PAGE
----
Our family has very few rules, but this is one the kids like. It simplifies things, reduces resentment and prevents the temptation for hoarding and gorging to get one's share.

 

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#8 of 61 Old 09-09-2012, 07:35 PM
 
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I am wondering -- do your older kids have access to "good stuff" at school that your younger daughter doesn't have access to?  I would consider that before I put any real effort into rationing the food at home.  

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#9 of 61 Old 09-09-2012, 07:42 PM - Thread Starter
 
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I would probably pack a lunch for her the same as the kids going to school get. If she wants something else it must be healthy food the other kids won't be bothered that she ate. That would keep things fair. Kids at school aren't 'free range eaters', a homeschooler should be ok going without 'free range eating' patterns while siblings are at school.

I do not think DD (age 9) should completely have to change the way she eats because her siblings are going to school.  


There is a battle of two wolves inside us.  One is good and the other is evil.  The wolf that wins is the one you feed.

 

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#10 of 61 Old 09-09-2012, 07:47 PM - Thread Starter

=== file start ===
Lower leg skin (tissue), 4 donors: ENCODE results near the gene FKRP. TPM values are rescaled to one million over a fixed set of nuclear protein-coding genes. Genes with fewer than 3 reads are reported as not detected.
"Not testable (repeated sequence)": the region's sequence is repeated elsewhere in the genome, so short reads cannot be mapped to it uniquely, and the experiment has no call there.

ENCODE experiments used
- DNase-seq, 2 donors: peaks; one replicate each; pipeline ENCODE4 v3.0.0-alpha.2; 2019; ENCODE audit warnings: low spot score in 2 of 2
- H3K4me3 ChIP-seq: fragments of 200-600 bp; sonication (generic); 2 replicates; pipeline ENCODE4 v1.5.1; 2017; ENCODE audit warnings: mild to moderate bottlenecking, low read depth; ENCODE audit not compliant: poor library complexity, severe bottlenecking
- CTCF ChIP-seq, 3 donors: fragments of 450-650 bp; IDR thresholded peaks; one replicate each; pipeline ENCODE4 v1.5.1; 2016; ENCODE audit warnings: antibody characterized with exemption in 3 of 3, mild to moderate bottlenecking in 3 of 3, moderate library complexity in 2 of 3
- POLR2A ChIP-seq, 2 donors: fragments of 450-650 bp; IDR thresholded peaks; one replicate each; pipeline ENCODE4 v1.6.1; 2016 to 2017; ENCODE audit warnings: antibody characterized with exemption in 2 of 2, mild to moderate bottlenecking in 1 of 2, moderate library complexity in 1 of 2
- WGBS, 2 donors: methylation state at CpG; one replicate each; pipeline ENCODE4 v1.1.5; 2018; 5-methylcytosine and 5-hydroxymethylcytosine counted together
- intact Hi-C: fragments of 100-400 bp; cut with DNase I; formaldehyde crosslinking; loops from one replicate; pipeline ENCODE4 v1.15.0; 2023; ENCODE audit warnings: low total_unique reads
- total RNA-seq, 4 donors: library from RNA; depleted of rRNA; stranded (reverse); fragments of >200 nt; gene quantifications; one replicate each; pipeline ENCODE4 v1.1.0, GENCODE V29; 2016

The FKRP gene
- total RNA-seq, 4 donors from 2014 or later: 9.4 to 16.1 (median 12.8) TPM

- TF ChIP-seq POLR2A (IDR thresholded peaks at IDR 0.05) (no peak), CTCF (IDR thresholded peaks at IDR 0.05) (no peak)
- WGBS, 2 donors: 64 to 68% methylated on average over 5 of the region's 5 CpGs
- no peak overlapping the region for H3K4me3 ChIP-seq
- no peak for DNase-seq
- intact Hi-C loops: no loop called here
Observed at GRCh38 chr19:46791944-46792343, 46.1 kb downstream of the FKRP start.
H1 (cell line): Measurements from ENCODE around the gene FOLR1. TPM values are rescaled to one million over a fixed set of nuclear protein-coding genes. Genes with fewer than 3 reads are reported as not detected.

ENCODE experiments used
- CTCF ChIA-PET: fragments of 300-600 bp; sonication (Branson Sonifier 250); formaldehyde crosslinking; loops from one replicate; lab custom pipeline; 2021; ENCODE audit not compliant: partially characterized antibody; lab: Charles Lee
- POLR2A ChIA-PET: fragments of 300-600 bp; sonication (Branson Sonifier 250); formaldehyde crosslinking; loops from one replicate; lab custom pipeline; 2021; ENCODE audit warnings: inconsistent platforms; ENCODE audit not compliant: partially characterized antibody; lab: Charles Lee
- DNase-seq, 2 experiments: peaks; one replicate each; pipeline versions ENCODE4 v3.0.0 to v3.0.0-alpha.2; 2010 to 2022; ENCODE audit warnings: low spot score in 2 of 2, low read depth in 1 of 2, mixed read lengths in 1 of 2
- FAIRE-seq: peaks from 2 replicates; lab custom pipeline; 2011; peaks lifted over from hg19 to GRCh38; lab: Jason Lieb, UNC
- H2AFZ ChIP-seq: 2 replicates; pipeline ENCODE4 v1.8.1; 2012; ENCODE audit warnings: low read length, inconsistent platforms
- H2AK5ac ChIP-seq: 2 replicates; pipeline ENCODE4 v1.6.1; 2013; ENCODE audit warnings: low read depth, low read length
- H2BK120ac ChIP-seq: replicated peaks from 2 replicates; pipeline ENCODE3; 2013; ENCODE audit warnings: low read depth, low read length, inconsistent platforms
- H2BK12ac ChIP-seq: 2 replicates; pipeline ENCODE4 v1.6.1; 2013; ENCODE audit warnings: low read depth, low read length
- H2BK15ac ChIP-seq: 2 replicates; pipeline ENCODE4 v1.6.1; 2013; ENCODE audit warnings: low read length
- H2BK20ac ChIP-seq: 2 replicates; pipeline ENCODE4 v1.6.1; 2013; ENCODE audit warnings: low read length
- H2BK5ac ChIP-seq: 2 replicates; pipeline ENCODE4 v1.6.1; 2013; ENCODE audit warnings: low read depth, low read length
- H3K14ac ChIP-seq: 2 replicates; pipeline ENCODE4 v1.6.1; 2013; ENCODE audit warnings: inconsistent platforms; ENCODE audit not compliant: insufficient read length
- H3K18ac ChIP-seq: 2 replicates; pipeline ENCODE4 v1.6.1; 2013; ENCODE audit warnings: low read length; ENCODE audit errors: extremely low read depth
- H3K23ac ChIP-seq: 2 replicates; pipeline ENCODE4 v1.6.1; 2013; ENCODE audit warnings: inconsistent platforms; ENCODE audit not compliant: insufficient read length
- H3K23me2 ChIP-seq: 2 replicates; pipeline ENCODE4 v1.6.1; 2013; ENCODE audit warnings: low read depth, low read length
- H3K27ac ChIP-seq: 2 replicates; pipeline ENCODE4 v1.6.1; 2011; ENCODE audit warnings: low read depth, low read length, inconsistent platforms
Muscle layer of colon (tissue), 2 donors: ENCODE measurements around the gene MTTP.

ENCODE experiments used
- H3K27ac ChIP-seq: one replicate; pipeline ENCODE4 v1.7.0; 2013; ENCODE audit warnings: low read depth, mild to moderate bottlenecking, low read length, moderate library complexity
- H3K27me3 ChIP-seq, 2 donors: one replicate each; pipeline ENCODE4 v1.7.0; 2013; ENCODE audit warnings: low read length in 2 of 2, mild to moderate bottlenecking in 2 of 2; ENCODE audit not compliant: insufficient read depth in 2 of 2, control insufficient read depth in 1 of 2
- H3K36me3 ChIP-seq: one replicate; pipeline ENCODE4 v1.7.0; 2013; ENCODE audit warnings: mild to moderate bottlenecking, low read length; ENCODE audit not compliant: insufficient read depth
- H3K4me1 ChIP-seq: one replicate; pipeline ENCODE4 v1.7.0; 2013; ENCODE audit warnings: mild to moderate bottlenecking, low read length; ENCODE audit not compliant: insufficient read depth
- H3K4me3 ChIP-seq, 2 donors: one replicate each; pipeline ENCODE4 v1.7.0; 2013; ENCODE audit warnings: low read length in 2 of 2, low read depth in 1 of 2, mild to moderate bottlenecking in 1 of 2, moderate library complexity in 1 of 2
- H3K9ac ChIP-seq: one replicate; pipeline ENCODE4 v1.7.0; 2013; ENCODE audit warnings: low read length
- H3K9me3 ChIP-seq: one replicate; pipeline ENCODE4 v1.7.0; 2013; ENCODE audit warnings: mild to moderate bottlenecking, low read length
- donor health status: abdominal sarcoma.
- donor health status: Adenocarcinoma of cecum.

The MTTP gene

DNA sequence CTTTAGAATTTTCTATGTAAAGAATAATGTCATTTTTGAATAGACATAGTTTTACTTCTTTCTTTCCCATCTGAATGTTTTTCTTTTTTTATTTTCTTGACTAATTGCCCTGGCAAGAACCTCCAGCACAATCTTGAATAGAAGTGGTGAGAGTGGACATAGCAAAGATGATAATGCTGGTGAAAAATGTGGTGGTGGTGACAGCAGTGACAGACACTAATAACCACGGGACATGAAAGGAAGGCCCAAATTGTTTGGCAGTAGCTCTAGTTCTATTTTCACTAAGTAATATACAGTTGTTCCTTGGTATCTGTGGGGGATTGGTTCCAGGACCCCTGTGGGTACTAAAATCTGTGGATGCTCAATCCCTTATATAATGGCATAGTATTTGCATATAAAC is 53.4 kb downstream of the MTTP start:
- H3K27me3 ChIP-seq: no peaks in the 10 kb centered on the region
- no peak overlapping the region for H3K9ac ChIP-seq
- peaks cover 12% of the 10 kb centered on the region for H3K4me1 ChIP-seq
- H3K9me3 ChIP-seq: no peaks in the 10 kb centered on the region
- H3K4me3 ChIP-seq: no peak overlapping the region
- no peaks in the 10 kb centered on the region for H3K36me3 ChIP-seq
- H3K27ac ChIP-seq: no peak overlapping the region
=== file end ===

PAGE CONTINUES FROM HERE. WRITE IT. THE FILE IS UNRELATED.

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I am wondering -- do your older kids have access to "good stuff" at school that your younger daughter doesn't have access to?  I would consider that before I put any real effort into rationing the food at home.  

I just asked my son - and the answer is - a little.

 

They do not have junk food in the vending machine, and the cafeteria does not serve brownies eat.gif, but they do serve such tasty things as instant pizza and fries.  I do not usually give them money for the cafeteria (I do occasionally) and they both have money of there own (DD, age 9, has quite a bit less money).

 

I am heading towards suggesting they portion out stuff they really want - but they will have to do it, not me.  I will support reasonable and fair efforts - but I will not be the food police.  

 

I also think people have to understand that people who are home more are going to get first crack, and perhaps more, of any goodies. I get more grocery and home baked goodies as I am home more, DH gets more coffee shop goodies as he works near a coffee shop.  That is just the way it is.  Perhaps giving them a bit of money to buy junk food at the cafeteria will help them feel like they have access to junk food during the day as their sister does